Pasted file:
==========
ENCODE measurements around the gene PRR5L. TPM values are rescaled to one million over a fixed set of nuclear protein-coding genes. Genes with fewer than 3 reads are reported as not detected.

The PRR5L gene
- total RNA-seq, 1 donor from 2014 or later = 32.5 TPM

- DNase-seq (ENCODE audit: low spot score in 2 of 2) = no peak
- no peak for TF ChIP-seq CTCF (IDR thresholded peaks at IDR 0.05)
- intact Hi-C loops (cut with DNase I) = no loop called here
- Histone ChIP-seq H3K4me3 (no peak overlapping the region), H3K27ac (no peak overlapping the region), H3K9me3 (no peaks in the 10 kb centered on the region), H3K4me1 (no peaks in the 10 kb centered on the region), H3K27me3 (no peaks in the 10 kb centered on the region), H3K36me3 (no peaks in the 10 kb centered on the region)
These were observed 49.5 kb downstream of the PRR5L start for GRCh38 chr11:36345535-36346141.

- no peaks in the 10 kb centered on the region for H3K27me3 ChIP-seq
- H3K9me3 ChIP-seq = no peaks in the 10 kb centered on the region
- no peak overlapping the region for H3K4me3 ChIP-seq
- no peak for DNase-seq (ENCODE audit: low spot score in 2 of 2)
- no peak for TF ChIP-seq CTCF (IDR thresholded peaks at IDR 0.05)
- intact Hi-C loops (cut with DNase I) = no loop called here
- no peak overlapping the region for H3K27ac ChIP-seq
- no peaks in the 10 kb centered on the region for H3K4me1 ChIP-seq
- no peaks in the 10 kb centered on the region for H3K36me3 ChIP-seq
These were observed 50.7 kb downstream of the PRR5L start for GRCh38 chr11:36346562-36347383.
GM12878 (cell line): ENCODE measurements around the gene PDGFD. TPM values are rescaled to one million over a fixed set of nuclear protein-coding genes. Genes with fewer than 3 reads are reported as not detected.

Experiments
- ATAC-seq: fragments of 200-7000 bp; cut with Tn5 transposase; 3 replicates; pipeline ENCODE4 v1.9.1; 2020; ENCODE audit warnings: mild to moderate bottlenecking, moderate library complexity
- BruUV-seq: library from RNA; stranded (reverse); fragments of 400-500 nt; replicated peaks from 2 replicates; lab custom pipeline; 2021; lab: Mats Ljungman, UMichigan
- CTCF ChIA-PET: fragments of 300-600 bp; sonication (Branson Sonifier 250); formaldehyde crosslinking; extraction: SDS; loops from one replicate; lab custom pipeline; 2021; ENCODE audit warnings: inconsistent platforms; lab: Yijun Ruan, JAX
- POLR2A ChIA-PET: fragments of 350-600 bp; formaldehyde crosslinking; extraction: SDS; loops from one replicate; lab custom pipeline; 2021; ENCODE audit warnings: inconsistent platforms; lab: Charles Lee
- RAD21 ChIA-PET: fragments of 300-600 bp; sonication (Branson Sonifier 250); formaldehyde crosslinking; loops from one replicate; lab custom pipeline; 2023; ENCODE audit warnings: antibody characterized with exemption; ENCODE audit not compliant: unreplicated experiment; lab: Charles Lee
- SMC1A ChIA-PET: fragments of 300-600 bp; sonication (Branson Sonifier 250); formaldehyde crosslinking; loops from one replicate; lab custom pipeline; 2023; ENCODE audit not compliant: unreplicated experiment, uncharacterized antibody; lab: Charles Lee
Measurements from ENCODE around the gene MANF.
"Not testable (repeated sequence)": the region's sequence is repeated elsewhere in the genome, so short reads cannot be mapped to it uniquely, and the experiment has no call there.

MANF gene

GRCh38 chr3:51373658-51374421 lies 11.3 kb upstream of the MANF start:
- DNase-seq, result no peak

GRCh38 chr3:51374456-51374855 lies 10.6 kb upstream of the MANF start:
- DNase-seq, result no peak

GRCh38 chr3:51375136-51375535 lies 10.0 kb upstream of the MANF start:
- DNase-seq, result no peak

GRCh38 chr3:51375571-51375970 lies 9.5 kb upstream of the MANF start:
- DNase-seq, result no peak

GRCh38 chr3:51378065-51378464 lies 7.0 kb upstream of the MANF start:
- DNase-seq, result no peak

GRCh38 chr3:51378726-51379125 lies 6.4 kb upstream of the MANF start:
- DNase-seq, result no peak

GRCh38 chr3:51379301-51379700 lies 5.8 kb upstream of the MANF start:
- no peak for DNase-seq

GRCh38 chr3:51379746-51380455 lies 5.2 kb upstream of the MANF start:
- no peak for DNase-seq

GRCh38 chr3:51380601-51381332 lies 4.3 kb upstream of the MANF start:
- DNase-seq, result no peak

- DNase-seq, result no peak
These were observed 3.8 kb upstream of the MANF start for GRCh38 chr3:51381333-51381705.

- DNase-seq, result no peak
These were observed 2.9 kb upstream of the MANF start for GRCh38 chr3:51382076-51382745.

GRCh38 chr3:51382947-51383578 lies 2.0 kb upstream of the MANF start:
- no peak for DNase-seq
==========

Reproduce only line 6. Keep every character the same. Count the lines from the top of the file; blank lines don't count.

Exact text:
- intact Hi-C loops (cut with DNase I) = no loop called here